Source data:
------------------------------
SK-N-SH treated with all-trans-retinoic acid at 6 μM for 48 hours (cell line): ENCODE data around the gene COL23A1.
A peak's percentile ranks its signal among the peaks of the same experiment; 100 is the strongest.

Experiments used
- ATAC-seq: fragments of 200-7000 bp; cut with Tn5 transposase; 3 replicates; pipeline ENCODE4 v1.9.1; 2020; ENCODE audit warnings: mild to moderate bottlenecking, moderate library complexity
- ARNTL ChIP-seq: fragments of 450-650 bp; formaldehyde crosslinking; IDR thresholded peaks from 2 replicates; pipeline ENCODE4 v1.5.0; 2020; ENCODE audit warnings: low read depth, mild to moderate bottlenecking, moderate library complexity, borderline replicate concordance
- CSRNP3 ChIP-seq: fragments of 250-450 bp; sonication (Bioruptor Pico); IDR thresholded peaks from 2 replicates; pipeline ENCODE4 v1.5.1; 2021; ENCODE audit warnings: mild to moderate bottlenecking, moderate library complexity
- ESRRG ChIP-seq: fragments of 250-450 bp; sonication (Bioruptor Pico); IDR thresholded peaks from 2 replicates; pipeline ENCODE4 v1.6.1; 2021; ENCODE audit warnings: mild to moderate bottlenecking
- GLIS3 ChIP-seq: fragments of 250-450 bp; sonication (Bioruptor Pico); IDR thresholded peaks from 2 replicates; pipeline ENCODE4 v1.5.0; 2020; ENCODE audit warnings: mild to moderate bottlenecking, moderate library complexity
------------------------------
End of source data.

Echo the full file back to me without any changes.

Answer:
SK-N-SH treated with all-trans-retinoic acid at 6 μM for 48 hours (cell line): ENCODE data around the gene COL23A1.
A peak's percentile ranks its signal among the peaks of the same experiment; 100 is the strongest.

Experiments used
- ATAC-seq: fragments of 200-7000 bp; cut with Tn5 transposase; 3 replicates; pipeline ENCODE4 v1.9.1; 2020; ENCODE audit warnings: mild to moderate bottlenecking, moderate library complexity
- ARNTL ChIP-seq: fragments of 450-650 bp; formaldehyde crosslinking; IDR thresholded peaks from 2 replicates; pipeline ENCODE4 v1.5.0; 2020; ENCODE audit warnings: low read depth, mild to moderate bottlenecking, moderate library complexity, borderline replicate concordance
- CSRNP3 ChIP-seq: fragments of 250-450 bp; sonication (Bioruptor Pico); IDR thresholded peaks from 2 replicates; pipeline ENCODE4 v1.5.1; 2021; ENCODE audit warnings: mild to moderate bottlenecking, moderate library complexity
- ESRRG ChIP-seq: fragments of 250-450 bp; sonication (Bioruptor Pico); IDR thresholded peaks from 2 replicates; pipeline ENCODE4 v1.6.1; 2021; ENCODE audit warnings: mild to moderate bottlenecking
- GLIS3 ChIP-seq: fragments of 250-450 bp; sonication (Bioruptor Pico); IDR thresholded peaks from 2 replicates; pipeline ENCODE4 v1.5.0; 2020; ENCODE audit warnings: mild to moderate bottlenecking, moderate library complexity